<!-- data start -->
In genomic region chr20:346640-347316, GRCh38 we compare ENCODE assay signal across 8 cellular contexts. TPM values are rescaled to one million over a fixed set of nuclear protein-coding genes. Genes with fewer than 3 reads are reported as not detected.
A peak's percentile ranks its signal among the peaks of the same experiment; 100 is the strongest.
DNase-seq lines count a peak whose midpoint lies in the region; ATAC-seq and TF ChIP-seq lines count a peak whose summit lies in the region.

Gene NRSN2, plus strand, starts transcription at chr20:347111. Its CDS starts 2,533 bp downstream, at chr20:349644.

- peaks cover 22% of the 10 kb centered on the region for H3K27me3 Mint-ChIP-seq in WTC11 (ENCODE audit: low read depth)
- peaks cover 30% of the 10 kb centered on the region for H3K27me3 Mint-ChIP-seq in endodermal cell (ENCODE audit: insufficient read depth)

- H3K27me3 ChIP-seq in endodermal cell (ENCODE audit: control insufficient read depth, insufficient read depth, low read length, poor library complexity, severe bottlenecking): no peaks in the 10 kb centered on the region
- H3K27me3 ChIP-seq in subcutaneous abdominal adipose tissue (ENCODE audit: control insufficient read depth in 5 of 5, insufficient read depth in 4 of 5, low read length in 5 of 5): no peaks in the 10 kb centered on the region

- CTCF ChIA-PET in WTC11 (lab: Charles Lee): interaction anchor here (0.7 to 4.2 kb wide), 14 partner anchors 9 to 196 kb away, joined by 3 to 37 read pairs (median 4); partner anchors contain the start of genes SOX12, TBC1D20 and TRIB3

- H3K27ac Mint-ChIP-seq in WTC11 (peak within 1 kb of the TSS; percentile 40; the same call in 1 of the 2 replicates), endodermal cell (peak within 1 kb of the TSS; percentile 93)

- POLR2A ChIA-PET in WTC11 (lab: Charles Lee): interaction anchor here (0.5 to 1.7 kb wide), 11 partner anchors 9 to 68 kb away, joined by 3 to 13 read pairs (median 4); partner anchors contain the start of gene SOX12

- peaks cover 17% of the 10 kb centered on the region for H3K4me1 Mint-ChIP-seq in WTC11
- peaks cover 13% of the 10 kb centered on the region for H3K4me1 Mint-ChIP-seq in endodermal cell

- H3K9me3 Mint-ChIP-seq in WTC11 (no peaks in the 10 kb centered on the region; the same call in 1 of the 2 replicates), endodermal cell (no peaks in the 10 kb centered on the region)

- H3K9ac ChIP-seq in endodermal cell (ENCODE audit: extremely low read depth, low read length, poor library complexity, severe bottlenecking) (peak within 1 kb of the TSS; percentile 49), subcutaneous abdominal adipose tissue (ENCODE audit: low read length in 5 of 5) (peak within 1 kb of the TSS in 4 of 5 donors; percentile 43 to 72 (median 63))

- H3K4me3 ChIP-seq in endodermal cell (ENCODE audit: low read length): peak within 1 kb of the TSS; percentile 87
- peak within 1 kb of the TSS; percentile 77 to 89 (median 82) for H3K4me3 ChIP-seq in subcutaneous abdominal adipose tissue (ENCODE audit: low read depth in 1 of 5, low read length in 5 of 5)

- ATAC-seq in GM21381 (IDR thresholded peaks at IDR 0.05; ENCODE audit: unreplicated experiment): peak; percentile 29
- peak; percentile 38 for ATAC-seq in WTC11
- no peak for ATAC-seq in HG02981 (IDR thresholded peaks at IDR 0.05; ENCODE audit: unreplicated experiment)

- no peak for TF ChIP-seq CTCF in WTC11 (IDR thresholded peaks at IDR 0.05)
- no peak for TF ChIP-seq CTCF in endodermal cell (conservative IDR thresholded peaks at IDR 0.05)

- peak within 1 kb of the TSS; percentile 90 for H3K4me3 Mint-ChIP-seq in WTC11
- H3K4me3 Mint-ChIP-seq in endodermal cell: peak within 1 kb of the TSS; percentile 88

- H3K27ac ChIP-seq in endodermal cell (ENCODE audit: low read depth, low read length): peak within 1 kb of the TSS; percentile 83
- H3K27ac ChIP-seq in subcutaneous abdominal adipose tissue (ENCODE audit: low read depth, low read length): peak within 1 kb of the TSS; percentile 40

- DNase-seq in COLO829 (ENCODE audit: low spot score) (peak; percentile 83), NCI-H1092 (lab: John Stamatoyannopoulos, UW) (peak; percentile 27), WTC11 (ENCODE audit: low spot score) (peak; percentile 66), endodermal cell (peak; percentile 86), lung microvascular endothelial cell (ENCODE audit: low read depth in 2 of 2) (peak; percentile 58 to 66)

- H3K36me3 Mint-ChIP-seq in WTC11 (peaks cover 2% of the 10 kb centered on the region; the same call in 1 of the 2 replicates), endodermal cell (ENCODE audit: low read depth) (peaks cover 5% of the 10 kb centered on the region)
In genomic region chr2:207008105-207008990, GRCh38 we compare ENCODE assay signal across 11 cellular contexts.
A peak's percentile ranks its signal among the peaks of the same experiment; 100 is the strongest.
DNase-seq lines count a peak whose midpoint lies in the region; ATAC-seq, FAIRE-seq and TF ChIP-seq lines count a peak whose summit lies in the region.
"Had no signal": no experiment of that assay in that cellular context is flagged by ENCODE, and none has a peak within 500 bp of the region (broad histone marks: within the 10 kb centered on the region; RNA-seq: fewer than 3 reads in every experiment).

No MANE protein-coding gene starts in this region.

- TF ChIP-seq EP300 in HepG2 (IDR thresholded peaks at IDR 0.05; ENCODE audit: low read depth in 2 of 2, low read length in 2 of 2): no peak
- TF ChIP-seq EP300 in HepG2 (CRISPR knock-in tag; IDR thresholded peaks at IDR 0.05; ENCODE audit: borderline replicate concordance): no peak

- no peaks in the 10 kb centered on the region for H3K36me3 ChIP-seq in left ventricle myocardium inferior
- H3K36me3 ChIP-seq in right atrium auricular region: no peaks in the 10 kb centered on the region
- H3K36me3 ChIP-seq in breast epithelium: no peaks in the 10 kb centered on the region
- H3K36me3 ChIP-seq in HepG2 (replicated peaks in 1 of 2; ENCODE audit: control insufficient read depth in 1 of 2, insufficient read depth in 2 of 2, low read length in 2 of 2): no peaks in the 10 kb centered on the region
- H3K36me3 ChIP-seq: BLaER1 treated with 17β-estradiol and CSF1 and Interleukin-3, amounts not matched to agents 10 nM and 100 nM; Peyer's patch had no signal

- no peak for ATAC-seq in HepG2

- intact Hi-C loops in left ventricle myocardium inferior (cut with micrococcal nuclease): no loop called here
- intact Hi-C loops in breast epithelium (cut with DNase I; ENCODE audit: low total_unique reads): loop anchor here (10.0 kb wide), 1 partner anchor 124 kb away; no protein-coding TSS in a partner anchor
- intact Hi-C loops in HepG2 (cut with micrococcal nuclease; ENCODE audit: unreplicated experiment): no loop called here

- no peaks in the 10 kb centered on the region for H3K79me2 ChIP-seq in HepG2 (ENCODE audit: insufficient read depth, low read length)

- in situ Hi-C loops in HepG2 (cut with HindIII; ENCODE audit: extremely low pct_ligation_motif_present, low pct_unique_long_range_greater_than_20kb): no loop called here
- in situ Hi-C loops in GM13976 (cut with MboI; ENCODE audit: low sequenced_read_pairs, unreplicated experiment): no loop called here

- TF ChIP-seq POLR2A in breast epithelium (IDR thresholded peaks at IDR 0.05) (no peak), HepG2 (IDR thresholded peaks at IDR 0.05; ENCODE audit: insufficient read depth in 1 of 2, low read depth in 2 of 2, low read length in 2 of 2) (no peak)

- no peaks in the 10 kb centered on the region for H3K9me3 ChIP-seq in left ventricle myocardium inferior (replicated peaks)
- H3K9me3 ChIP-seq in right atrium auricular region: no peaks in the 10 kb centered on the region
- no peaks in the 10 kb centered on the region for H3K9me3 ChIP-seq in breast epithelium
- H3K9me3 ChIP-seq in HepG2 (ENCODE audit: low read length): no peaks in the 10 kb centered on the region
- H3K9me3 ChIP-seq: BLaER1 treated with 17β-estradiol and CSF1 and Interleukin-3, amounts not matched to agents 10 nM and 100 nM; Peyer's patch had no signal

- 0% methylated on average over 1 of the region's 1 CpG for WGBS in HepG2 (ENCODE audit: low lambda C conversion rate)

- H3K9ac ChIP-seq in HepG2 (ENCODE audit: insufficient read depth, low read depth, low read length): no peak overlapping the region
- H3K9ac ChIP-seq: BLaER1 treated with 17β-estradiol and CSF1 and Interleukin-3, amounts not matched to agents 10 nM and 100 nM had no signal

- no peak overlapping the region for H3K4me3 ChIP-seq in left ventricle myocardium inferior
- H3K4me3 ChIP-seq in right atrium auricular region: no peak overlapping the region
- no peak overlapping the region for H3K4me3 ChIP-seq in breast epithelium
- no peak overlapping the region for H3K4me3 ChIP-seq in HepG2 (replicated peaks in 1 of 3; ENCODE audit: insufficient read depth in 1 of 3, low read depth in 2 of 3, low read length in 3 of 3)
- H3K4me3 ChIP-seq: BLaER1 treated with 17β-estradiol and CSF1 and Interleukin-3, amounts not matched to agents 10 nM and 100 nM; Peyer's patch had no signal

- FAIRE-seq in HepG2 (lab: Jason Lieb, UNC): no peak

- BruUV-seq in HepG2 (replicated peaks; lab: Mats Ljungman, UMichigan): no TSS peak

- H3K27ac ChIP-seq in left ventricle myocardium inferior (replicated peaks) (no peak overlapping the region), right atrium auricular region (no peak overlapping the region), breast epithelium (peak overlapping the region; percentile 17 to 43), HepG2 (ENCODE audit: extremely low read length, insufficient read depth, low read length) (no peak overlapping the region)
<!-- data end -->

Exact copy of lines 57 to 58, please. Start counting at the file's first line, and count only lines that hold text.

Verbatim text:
- no peak overlapping the region for H3K4me3 ChIP-seq in left ventricle myocardium inferior
- H3K4me3 ChIP-seq in right atrium auricular region: no peak overlapping the region